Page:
May 2, 2013 4:39 pm

National Asset Management Agency sells Irish property loans

Ireland’s National Asset Management Agency has sold its first big tranche of Irish commercial property loans to a company linked to US private equity group Starwood Capital and signalled further asset sales are in the pipeline.

Nama, the bad bank set up to clear toxic property loans from Irish bank balance sheets, on Wednesday sold loans linked to Irish property and land with a par value of €800m to a joint venture company in which it will retain a 20 per cent stake. The remaining 80 per cent equity is owned by a consortium led by Starwood Capital. Other consortium members include Key Capital Real Estate and Catalyst Capital.

The loans were sold for about €200m, which amounts to a 75 per cent haircut on the original loan value.

“This is our first big sale linked to Irish commercial property and a very important one to get away,” said Frank Daly, Nama chairman.

“It is also the first time that Nama has provided significant vendor finance and partnered with a global investment firm. It sends a signal to investors,” he said.

Nama was set up in the wake of Ireland’s property and banking crisis, which eventually forced the country to accept a €67.5bn bailout from the EU and International Monetary Fund. It has had a difficult start, with loan losses much higher than initially anticipated and commercial property prices down at least 60 per cent.

But investor sentiment has been improving towards Ireland, which has met all of its targets under its EU-IMF programme and returned to modest growth.

Mr Daly said Nama received 50 or more expressions of interest for the loans, 90 per cent of them came from international investors.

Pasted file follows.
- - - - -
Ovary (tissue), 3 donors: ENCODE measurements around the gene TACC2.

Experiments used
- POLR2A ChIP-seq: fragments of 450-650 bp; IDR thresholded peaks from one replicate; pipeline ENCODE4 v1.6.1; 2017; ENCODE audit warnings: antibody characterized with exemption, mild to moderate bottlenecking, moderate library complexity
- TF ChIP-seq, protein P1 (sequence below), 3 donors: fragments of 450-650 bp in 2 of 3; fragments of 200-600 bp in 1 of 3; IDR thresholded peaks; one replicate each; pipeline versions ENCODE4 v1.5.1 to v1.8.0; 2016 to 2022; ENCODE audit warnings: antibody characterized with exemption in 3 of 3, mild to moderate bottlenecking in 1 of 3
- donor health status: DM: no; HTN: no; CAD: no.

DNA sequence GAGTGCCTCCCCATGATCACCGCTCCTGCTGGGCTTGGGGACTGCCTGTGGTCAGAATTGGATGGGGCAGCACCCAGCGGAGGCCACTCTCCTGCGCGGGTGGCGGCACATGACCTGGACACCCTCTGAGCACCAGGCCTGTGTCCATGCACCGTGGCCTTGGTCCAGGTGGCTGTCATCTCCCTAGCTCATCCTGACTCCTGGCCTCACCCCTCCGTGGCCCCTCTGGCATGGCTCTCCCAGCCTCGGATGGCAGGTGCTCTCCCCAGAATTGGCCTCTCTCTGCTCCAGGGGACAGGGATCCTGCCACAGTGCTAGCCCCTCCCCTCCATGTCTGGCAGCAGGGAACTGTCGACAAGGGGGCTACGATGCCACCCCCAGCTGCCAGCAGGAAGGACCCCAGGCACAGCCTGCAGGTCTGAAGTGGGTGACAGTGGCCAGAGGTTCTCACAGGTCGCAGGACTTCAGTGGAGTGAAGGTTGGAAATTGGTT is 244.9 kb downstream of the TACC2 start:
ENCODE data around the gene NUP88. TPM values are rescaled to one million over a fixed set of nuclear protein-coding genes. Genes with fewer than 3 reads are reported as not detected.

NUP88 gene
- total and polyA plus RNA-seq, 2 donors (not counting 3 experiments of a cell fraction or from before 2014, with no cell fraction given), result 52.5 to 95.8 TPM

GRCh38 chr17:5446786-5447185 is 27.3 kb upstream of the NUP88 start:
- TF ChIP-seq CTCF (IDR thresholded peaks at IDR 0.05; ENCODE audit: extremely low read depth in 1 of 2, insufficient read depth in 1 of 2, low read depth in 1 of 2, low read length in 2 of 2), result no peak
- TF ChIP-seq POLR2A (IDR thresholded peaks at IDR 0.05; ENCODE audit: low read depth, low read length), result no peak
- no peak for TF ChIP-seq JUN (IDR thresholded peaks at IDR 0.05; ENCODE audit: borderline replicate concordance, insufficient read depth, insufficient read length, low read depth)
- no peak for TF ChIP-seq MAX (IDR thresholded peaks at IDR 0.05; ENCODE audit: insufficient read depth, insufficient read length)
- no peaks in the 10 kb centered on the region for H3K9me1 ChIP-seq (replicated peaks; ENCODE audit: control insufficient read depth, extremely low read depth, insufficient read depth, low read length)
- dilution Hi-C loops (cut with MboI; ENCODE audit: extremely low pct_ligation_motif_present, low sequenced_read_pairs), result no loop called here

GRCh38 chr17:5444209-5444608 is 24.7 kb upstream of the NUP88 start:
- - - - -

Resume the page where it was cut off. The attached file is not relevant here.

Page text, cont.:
The sale of the €800m loan portfolio, dubbed project Aspen, is expected to kick-start a much wider sale of Irish commercial property loans and assets by Nama. A separate €250m portfolio of Irish loans is currently being marketed by commercial property group CBRE.

Nama’s overall Irish portfolio is about €8bn. However, this is expected to rise considerably when several billion euros of loans previously held by Irish Bank Resolution Corp, the former Anglo Irish Bank, are transferred to Nama later this year.   

Mr Daly said the agency’s willingness to establish joint venture companies with interested bidders and its ability to offer vendor financing was bringing more players into the Irish market.

“There is a lot of interest in Ireland,” he said.

He said the joint venture deal meant Nama would benefit from any upside if commercial property prices began to rise in Ireland. He said Nama expected to repay the cost of vendor financing and equity in the joint venture by 2017.

Starwood Capital, based in Connecticut, has $22bn of assets under management, including the Louvre Hotel Group, the Etoile in Paris and Baccarat Hotel & Resorts.

Starwood said it had taken on more than €7bn in non-performing loans since 2009 and was looking forward to a successful working relationship with Nama.

Several other big private equity firms have recently invested in Ireland including Kennedy Wilson, Blackstone and Lone Star.

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